Jul 28, 2021

Making a Murderer — Appellate Court Gives Avery a Defeat

In Steven Avery's quest for a second exoneration of an apparent
frame-up scheme by Wisconsin law enforcement, the State worked
successfully to block a hearing on its misconduct and numerous
Brady violations.

Dem-led DoJ Champions Disgraced ex-DA and Sex Offender, Ken Kratz.

Wisconsin Appellate Court Delivers Political Decision on Police Frame-up Scheme before Mid-Terms

Paths remain for Avery to pursue Post-conviction litigation

Updated - Madison, Wisconsin — Steven Avery's quest for a second exoneration moved backward today as the Wisconsin Court of Appeals (CoA), Dist Two ruled against his request for a lower court hearing.

The case is State of Wisconsin v Steven Avery, featured in the Emmy-winning Making a Murderer docuseries.

The ruling by a unanimous three-judge panel is a Court statement that the Wisconsin judiciary and Wisconsin Dept of Justice share a commitment to blocking paths to exoneration for clearly innocent people convicted, and behind bars.

With this ruling, Wisconsin joins the worst of states nationwide who work to keep innocent people imprisoned.

The ruling follows a spectacular development last April that saw witness Thomas Sowinski of Manitowoc swear in a statement that he saw the prosecution's key trial witness plant the murder victim's RAV4 vehicle on the property of the man convicted of homicide in 2007.

Wisconsin Democratic Party officials, Gov. Tony Evers and Attorney General Joshua Kaul, have made the political decision to work for law enforcement, including the disgraced ex-district attorney, Ken Kratz, against the wrongfully convicted.

So, it was expected in the innocence community that the Democratic-aligned appellate judges
— Lisa S. Neubauer and Jeffrey O. Davis — would brush aside state misconduct and new evidence to politically support Gov. Tony Evers and Attorney General Joshua Kaul, who work against the innocent.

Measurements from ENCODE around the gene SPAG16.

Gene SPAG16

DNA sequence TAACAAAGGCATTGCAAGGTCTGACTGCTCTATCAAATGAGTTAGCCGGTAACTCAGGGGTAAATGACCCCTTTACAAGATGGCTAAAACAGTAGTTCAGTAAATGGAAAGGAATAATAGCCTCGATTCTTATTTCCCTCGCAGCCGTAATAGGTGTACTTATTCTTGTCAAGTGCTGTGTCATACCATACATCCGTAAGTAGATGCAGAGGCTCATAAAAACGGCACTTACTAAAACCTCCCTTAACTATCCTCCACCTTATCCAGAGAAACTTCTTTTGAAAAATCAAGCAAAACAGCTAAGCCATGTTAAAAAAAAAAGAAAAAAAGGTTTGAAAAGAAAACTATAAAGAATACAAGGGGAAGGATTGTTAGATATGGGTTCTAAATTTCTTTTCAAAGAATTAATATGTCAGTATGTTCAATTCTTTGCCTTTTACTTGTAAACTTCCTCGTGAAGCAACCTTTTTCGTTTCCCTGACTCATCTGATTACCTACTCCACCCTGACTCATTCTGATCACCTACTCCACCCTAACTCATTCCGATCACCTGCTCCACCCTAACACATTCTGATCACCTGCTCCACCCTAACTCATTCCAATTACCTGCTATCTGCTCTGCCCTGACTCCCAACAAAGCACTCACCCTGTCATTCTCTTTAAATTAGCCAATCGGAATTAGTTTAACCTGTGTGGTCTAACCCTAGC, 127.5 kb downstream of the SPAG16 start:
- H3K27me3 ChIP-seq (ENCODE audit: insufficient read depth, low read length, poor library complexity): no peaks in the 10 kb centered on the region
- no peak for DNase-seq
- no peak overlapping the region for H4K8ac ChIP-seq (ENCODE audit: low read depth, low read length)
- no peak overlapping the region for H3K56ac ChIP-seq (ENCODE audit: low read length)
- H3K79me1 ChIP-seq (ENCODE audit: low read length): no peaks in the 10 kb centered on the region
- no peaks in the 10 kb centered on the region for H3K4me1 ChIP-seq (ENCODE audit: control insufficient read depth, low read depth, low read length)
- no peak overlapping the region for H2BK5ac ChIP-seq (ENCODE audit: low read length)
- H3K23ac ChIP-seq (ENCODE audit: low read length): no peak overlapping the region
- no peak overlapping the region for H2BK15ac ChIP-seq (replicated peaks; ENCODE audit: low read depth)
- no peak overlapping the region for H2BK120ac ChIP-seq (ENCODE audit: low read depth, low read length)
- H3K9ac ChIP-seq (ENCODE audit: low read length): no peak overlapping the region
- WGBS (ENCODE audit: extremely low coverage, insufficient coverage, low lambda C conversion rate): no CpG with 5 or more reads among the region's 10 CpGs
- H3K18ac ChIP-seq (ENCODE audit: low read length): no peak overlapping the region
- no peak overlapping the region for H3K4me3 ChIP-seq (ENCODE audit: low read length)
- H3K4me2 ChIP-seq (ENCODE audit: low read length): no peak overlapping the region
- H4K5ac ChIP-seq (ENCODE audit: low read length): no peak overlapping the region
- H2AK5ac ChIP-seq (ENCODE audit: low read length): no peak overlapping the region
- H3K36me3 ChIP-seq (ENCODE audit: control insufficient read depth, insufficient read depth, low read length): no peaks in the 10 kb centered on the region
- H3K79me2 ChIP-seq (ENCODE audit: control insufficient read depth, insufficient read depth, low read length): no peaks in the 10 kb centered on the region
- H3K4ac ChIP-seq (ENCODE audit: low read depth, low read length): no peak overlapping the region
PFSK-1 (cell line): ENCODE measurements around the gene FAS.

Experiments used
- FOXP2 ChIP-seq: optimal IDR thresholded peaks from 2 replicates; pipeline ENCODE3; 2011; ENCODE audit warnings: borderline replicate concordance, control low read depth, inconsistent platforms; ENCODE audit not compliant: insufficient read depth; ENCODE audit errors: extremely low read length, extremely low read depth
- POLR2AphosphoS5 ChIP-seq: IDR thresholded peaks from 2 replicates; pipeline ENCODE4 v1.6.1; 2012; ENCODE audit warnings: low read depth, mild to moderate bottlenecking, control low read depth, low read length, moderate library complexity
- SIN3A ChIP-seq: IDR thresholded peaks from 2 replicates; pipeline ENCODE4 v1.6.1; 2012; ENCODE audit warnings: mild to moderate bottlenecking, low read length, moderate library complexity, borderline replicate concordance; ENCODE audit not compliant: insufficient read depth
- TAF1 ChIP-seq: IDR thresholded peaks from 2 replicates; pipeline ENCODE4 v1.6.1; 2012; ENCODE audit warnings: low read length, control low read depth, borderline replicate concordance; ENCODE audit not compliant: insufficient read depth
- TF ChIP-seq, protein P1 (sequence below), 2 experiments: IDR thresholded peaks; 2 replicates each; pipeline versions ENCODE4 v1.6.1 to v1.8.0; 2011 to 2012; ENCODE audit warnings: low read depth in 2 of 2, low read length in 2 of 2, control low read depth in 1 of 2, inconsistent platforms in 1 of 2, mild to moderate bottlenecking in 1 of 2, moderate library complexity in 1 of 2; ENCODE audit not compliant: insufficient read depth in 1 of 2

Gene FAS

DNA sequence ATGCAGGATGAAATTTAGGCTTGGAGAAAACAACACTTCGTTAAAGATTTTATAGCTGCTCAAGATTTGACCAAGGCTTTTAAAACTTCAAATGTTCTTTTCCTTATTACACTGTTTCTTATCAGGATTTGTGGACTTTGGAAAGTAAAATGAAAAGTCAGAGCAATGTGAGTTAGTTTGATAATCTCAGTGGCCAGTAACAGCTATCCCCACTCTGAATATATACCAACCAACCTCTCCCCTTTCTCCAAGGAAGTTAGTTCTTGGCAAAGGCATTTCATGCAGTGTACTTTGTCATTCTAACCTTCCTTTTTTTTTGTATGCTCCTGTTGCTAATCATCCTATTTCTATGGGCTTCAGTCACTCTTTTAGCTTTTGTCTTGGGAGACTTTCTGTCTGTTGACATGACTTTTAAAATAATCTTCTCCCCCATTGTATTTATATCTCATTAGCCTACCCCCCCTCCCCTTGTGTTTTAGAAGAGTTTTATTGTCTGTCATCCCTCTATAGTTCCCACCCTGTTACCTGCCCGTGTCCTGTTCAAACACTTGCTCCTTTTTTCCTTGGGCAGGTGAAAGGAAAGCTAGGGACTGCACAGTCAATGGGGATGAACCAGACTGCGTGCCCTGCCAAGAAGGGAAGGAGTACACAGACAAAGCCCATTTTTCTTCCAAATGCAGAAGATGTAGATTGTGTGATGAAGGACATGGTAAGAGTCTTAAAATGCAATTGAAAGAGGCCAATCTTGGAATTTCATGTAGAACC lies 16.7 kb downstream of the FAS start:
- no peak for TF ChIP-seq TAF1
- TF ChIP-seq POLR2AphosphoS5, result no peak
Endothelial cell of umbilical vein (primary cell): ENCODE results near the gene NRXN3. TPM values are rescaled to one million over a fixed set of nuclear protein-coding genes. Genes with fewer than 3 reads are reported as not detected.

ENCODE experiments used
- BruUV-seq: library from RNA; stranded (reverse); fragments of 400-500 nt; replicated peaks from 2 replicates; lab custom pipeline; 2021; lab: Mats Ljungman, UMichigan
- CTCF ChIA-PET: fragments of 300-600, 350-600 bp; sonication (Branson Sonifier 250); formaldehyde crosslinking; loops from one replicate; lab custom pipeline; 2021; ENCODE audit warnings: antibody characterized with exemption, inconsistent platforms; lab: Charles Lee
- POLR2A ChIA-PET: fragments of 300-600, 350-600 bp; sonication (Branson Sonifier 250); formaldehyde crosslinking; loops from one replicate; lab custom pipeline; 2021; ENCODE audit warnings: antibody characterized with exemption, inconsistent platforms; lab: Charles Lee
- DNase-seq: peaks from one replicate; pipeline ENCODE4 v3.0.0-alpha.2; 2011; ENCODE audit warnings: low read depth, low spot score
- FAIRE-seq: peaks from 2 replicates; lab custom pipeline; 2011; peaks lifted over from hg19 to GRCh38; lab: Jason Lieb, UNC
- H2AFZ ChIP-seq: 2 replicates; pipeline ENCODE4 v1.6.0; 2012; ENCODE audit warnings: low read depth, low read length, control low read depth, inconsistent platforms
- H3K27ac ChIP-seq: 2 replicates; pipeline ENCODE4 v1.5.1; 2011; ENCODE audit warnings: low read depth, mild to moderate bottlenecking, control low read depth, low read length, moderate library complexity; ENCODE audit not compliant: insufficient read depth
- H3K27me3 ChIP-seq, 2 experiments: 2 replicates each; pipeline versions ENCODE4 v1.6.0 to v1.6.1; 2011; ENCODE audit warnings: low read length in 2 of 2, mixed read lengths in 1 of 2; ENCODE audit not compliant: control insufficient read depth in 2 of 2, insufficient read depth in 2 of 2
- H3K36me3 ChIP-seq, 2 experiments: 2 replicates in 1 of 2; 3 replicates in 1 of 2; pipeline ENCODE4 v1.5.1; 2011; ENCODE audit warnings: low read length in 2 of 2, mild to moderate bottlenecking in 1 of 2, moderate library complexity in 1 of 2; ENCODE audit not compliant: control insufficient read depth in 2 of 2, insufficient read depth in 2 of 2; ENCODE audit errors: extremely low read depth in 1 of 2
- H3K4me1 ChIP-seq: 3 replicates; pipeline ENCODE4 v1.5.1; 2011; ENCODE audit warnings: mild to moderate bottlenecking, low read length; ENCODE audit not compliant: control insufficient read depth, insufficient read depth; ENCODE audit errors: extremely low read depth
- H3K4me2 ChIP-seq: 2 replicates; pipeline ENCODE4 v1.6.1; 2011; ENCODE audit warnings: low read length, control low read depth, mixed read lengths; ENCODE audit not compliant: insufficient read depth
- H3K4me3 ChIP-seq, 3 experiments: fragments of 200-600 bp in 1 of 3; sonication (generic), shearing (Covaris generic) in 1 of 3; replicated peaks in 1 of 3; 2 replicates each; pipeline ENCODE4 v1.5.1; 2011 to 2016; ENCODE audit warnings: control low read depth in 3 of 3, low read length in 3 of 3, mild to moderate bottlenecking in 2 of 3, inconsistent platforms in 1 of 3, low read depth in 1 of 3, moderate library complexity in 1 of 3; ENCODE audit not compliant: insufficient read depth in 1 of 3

Both Evers and Kaul are running for reelection in 2022, and a scandal implicating Democratic Party elected officials would likely prove disastrous to the Party.

In order for the Court to reach its conclusion today, Democratic partisan judges who joined with Judge Paul F. Reilly had to overlook official misconduct, including evidence tampering, false testimony, multiple Brady violations and other suppression of critical information by all manner of law enforcement, including the state Dept of Justice.

The decision was met with wounded howls and derision by those who fight for the wrongfully convicted around the world.

But Avery's attorney, Kathleen Zellner, noted that there are paths still open for a clearly innocent man, even against a corrupt Democratic Party and Wisconsin judiciary.

Said Zellner in a social media post this morning, "Not deterred by the appellate court decision—-it pointed out the specific doors that are still open for Mr. Avery’s quest for freedom. We appreciate the careful review."

Still, the unmistakable message of the Wisconsin judiciary to the wrongfully convicted seems clear: Abandon all hope, ye who enter here.

In the face of the Dept of Justice working to block a hearing on new evidence, the Court decided that "Simply put, Avery’s appeal cannot continue indefinitely," in effect rewarding the DOJ for its stalling tactics, and denying Avery a hearing to argue against prosecutorial misconduct.

Today's ruling can be appealed to the Supreme Court of Wisconsin; another motion can made at the County Circuit Court level, in accordance with today's opinion.

But readers should make no mistake, the State of Wisconsin and the Democratic Party have worked to arrest, convict and keep imprisoned a man whom they know to be innocent.

No comments:

Post a Comment